Sports Minister Tracey Crouch, Becky Adlington and Mark Foster join our Managing Director Steve Parry for milestone school swimming anniversary

Sports Minister, Tracey Crouch, joined a host of Olympic athletes, including Double Olympic gold medal winner Rebecca Adlington OBE, former World Champion Mark Foster and 2004 bronze Olympic medallist Steve Parry, to celebrate 125 years of school swimming lessons in St Alban's this week.


The event was held at sports and leisure operator Everyone Active’s Westminster Lodge Leisure Centre, in St Albans, and marked the beginning of an exciting new partnership between sister company Becky Adlington's SwimStars and Everyone Active, as both parties look to drive school swimming forward in the future.


The Olympians celebrated the occasion dressed in Victorian costumes and were joined by 125 school pupils from the local area to take part in a Victorian-style school swimming lesson, as they experienced both Victorian and modern day swim teaching methods with the help of some of Britain's finest aquatic athletes including Adam Whitehead, Craig Figes, Vicki Lucass, Adele Carlsen and Fran Clayton.


"Today's event has given the school children a very memorable swimming lesson as they got a sense of how Victorian children learned to swim, before learning a variety of new skills from some of Britain’s best athletes.” said Becky. "Swimming is such a wonderful life skill and I think every child should have the chance to learn to swim, which is why I created my own swimming programme in 2013, and it is fantastic we are now working with Everyone Active to raise awareness of the importance of school swimming.”


The event also coincided with the release of the ASA’s 2015 School Swimming Survey, which shows the current standard of primary school swimming. The new figures suggest there is still a long way to go to improve school swimming lessons in England:


·         Only 52 per cent of children aged between 7 and 11 are able to swim 25 metres unaided, despite it being a Key Stage 2 national curriculum requirement. 

·         33 per cent of parents are unaware of their child’s progress or ability regarding water safety and swimming, and only 17 per cent of primary schools communicate with secondary schools regarding a pupil’s swimming ability. 

·         20 per cent of primary schools are using the Sports Premium to support school swimming, a Year on Year increase of two per cent.

·         The average teacher:pupil ratio has improved to 1:10 from 1:11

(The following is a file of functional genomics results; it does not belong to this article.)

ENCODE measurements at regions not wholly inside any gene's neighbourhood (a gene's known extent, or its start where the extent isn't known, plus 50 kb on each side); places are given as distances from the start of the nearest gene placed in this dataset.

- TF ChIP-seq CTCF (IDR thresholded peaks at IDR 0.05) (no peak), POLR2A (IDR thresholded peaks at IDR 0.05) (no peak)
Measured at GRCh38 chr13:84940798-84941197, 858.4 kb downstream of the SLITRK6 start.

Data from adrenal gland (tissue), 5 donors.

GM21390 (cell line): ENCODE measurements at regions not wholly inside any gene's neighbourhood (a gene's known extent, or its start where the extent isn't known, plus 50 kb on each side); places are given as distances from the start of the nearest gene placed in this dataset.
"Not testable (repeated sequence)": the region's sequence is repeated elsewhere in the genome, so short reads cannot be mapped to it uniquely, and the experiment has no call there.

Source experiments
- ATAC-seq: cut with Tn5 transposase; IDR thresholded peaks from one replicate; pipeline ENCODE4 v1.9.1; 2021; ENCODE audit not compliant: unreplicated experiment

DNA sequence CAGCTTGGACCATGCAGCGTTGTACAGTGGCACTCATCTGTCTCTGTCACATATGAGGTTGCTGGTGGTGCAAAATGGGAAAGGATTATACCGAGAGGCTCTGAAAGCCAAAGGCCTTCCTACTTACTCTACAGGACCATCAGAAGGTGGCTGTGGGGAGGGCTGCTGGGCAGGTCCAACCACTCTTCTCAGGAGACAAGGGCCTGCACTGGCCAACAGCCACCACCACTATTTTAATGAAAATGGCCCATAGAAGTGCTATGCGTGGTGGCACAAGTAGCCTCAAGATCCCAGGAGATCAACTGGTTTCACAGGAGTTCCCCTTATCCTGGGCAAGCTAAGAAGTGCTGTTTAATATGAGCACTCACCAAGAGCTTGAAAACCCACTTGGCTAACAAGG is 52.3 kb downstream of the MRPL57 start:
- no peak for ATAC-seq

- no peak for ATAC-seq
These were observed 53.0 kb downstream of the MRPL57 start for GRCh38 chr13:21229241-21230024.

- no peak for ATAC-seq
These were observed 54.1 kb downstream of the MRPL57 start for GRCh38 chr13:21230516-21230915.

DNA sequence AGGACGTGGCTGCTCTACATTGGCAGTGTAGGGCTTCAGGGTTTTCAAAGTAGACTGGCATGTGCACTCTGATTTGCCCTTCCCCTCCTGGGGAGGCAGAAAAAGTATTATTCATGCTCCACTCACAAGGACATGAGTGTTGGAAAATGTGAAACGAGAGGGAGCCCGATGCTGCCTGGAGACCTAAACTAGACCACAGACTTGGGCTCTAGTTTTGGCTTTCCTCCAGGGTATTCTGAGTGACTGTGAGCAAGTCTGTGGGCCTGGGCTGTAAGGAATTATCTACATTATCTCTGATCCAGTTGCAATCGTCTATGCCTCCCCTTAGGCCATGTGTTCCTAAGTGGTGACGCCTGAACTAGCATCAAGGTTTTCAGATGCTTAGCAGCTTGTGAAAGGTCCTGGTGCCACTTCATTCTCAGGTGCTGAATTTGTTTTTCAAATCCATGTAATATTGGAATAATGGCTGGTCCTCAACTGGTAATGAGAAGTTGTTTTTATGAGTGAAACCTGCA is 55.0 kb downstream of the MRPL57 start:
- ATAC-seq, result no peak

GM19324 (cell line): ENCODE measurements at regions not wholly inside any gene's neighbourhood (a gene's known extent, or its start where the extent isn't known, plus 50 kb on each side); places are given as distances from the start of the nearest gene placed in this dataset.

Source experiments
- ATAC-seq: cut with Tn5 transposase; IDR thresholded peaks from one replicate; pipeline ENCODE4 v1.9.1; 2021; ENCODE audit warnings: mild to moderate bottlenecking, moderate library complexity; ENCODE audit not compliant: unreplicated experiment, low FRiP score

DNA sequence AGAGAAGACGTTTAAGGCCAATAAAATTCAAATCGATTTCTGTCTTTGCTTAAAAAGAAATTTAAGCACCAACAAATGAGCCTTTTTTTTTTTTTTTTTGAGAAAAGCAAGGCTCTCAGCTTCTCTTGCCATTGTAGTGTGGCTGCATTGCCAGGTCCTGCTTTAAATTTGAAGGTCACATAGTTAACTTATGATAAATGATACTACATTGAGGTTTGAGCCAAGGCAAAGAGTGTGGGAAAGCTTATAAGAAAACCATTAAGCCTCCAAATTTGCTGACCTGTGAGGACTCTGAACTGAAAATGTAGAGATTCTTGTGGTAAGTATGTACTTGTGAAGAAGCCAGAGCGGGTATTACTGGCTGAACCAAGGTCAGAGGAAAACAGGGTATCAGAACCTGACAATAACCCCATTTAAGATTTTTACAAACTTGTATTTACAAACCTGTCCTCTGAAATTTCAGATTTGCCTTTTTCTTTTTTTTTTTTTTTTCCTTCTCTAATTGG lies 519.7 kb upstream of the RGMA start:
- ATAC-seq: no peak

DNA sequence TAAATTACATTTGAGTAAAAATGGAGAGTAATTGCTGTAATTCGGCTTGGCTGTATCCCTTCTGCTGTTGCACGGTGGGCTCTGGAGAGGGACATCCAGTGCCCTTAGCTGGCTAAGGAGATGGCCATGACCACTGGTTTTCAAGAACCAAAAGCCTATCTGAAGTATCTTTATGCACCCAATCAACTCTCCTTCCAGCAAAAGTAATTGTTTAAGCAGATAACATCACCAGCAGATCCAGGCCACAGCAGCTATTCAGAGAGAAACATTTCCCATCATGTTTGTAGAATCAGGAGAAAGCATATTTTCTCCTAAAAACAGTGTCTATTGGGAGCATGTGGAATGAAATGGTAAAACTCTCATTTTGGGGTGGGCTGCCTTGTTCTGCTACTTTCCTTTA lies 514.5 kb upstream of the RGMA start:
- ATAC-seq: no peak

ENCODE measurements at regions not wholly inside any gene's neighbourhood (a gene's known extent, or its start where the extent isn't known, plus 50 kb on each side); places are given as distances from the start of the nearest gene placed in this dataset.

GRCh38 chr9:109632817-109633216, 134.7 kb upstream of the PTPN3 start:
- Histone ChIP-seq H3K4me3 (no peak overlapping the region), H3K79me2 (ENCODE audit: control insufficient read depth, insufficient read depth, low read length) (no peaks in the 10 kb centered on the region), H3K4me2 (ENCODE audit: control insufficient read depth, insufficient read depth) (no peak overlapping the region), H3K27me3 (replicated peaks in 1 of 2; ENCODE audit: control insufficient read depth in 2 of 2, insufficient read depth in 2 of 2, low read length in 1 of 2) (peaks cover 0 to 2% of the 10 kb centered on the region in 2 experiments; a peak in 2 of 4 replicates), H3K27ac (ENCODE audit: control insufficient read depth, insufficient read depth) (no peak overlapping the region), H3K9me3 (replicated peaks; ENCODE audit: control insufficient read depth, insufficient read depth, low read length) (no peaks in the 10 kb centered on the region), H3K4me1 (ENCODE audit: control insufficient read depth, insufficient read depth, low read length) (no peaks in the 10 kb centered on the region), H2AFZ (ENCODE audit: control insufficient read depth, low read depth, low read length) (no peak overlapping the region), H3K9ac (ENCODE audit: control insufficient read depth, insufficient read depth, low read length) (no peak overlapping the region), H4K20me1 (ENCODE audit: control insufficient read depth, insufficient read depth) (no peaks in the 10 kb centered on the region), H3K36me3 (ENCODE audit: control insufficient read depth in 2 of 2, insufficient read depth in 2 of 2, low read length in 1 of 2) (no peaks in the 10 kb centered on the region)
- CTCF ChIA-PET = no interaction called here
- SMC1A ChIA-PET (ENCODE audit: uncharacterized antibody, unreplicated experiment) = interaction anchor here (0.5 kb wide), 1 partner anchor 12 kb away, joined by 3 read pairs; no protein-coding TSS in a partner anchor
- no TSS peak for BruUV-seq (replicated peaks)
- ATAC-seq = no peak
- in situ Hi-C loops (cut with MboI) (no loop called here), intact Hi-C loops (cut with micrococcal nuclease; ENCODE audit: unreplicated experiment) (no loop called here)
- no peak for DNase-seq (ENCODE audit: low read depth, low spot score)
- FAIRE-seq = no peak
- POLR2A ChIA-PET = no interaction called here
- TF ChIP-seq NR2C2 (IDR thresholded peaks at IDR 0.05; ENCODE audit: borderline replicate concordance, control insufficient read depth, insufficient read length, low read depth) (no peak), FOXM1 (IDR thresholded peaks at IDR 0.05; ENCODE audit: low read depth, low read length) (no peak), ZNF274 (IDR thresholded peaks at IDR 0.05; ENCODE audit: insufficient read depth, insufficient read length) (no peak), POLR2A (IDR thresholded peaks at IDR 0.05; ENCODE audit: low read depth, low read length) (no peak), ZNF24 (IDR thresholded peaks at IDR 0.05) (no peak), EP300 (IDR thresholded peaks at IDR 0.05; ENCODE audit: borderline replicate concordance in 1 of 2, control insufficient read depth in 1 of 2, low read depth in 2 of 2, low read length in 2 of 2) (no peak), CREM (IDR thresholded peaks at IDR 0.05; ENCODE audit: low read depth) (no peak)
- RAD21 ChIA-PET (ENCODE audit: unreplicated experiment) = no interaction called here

In light of these results, Rebecca Adlington, Mark Foster, Steve Parry, Tracey Crouch and Jon Glenn - Head of Learn to Swim at the ASA – took part in a discussion and gave their views on the opportunities and importance of school swimming and why it must be safeguarded for Britain’s children. 


Plans to help raise awareness of school swimming during the year will include Everyone Active and Becky Adlington’s SwimStars working in partnership to raise attainment, including launching a School Swimming National Awareness Week in February 2015 and the ASA’s ‘Biggest School Swimming Lesson’ in the spring.


Adam Paker, ASA Chief Executive, said: “Today’s school swimming survey results show there has been very little change in the number of primary school children who are able to swim the national curriculum requirement of 25 metres unaided. Swimming is such an important lifesaving skill and gateway sport that it must remain a priority for schools. We all need to work together to ensure that schools have access to high quality swimming provision so that all children learn to swim and are able to continue to enjoy the water throughout their lives.”


Jacqui Tillman, Group Swim Manager for Everyone Active, which runs an award-winning Learn to Swim programme across its 117 leisure centres in the UK, said: “As important as it is to celebrate just how far school swimming has come over the past 125 years, the latest statistics from the ASA also show that we still have a lot of work to do to get children and adults more engaged in swimming.


“This event has helped to re-emphasise this and our priority is to ensure swimming does not continue to be overlooked. Not only does swimming bring health and sporting opportunities for people of all ages and abilities, it is also an essential life skill and we must continue to keep lessons at the forefront of our minds.”